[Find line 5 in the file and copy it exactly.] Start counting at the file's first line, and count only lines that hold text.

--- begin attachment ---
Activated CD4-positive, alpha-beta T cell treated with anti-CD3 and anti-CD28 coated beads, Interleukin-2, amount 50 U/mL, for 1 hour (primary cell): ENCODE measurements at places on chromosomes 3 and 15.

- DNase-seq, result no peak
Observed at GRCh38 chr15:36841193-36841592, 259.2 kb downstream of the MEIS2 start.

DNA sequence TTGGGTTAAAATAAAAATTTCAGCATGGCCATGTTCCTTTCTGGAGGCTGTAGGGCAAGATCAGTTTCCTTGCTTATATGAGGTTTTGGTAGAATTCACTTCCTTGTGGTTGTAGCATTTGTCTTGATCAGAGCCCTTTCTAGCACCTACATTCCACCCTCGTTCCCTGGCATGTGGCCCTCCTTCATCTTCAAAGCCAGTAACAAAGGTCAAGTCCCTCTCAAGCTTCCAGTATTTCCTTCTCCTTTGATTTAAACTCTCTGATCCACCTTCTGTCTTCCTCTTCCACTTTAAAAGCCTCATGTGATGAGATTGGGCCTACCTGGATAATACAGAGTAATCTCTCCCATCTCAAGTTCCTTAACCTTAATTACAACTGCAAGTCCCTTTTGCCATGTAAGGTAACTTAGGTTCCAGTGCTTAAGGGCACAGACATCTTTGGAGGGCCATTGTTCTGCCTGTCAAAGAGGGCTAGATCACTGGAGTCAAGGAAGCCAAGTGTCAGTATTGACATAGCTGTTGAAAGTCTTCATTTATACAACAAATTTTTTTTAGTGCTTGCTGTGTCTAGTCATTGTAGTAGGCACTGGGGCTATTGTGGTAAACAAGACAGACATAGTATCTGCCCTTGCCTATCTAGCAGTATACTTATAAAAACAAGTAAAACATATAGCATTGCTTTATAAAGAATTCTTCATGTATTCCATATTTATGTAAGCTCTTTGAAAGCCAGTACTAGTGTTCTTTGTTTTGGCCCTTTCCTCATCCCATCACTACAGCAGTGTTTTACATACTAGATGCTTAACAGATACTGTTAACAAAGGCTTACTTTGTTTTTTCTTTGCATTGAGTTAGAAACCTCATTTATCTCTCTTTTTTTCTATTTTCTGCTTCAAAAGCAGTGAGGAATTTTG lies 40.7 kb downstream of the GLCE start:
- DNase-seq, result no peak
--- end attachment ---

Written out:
- DNase-seq, result no peak